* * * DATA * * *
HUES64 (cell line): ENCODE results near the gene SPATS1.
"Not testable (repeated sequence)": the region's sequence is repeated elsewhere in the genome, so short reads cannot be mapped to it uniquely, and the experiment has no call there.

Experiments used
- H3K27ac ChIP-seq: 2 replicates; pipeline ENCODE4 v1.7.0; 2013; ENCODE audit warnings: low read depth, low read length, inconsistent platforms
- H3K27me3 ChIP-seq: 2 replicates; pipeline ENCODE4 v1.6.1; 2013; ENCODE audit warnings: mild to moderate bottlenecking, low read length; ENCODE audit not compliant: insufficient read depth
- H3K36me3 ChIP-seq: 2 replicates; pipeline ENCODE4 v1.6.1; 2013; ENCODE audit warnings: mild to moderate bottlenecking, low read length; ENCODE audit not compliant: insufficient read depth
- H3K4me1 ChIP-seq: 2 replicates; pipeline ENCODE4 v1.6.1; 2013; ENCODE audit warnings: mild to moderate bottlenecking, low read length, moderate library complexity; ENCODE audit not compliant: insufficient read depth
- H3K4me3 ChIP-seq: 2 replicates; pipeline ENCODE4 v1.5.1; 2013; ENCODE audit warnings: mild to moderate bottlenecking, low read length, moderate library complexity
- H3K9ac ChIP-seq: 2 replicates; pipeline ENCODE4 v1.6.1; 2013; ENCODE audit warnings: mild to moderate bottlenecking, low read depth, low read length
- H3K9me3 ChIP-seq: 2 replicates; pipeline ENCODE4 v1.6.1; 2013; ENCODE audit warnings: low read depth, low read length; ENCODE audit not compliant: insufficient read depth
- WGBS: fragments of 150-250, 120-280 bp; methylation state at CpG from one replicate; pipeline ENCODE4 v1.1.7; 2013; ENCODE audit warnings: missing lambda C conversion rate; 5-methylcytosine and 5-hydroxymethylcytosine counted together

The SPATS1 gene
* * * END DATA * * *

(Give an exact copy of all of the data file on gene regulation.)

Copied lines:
HUES64 (cell line): ENCODE results near the gene SPATS1.
"Not testable (repeated sequence)": the region's sequence is repeated elsewhere in the genome, so short reads cannot be mapped to it uniquely, and the experiment has no call there.

Experiments used
- H3K27ac ChIP-seq: 2 replicates; pipeline ENCODE4 v1.7.0; 2013; ENCODE audit warnings: low read depth, low read length, inconsistent platforms
- H3K27me3 ChIP-seq: 2 replicates; pipeline ENCODE4 v1.6.1; 2013; ENCODE audit warnings: mild to moderate bottlenecking, low read length; ENCODE audit not compliant: insufficient read depth
- H3K36me3 ChIP-seq: 2 replicates; pipeline ENCODE4 v1.6.1; 2013; ENCODE audit warnings: mild to moderate bottlenecking, low read length; ENCODE audit not compliant: insufficient read depth
- H3K4me1 ChIP-seq: 2 replicates; pipeline ENCODE4 v1.6.1; 2013; ENCODE audit warnings: mild to moderate bottlenecking, low read length, moderate library complexity; ENCODE audit not compliant: insufficient read depth
- H3K4me3 ChIP-seq: 2 replicates; pipeline ENCODE4 v1.5.1; 2013; ENCODE audit warnings: mild to moderate bottlenecking, low read length, moderate library complexity
- H3K9ac ChIP-seq: 2 replicates; pipeline ENCODE4 v1.6.1; 2013; ENCODE audit warnings: mild to moderate bottlenecking, low read depth, low read length
- H3K9me3 ChIP-seq: 2 replicates; pipeline ENCODE4 v1.6.1; 2013; ENCODE audit warnings: low read depth, low read length; ENCODE audit not compliant: insufficient read depth
- WGBS: fragments of 150-250, 120-280 bp; methylation state at CpG from one replicate; pipeline ENCODE4 v1.1.7; 2013; ENCODE audit warnings: missing lambda C conversion rate; 5-methylcytosine and 5-hydroxymethylcytosine counted together

The SPATS1 gene